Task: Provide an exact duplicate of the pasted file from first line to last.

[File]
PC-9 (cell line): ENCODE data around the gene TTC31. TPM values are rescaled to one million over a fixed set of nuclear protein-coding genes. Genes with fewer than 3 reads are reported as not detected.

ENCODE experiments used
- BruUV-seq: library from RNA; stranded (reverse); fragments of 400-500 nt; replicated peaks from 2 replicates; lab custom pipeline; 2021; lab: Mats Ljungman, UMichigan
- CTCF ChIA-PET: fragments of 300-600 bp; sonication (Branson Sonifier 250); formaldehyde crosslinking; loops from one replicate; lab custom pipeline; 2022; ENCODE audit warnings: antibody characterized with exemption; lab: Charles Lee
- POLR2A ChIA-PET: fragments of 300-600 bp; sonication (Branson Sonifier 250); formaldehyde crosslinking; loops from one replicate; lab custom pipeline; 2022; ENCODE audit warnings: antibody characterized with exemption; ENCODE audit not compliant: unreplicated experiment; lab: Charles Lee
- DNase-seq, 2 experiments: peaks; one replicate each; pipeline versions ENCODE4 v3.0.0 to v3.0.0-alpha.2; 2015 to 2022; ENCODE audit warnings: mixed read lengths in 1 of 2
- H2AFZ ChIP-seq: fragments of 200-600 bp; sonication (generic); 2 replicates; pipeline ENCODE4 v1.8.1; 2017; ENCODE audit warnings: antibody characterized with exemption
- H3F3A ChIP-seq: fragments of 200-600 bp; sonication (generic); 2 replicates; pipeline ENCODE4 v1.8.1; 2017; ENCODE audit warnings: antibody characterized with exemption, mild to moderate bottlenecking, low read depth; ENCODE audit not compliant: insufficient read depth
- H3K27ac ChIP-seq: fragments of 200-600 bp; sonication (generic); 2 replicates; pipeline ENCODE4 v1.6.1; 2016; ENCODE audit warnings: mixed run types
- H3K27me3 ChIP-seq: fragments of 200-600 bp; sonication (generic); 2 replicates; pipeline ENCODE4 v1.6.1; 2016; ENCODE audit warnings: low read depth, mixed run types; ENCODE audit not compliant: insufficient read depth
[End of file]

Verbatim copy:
PC-9 (cell line): ENCODE data around the gene TTC31. TPM values are rescaled to one million over a fixed set of nuclear protein-coding genes. Genes with fewer than 3 reads are reported as not detected.

ENCODE experiments used
- BruUV-seq: library from RNA; stranded (reverse); fragments of 400-500 nt; replicated peaks from 2 replicates; lab custom pipeline; 2021; lab: Mats Ljungman, UMichigan
- CTCF ChIA-PET: fragments of 300-600 bp; sonication (Branson Sonifier 250); formaldehyde crosslinking; loops from one replicate; lab custom pipeline; 2022; ENCODE audit warnings: antibody characterized with exemption; lab: Charles Lee
- POLR2A ChIA-PET: fragments of 300-600 bp; sonication (Branson Sonifier 250); formaldehyde crosslinking; loops from one replicate; lab custom pipeline; 2022; ENCODE audit warnings: antibody characterized with exemption; ENCODE audit not compliant: unreplicated experiment; lab: Charles Lee
- DNase-seq, 2 experiments: peaks; one replicate each; pipeline versions ENCODE4 v3.0.0 to v3.0.0-alpha.2; 2015 to 2022; ENCODE audit warnings: mixed read lengths in 1 of 2
- H2AFZ ChIP-seq: fragments of 200-600 bp; sonication (generic); 2 replicates; pipeline ENCODE4 v1.8.1; 2017; ENCODE audit warnings: antibody characterized with exemption
- H3F3A ChIP-seq: fragments of 200-600 bp; sonication (generic); 2 replicates; pipeline ENCODE4 v1.8.1; 2017; ENCODE audit warnings: antibody characterized with exemption, mild to moderate bottlenecking, low read depth; ENCODE audit not compliant: insufficient read depth
- H3K27ac ChIP-seq: fragments of 200-600 bp; sonication (generic); 2 replicates; pipeline ENCODE4 v1.6.1; 2016; ENCODE audit warnings: mixed run types
- H3K27me3 ChIP-seq: fragments of 200-600 bp; sonication (generic); 2 replicates; pipeline ENCODE4 v1.6.1; 2016; ENCODE audit warnings: low read depth, mixed run types; ENCODE audit not compliant: insufficient read depth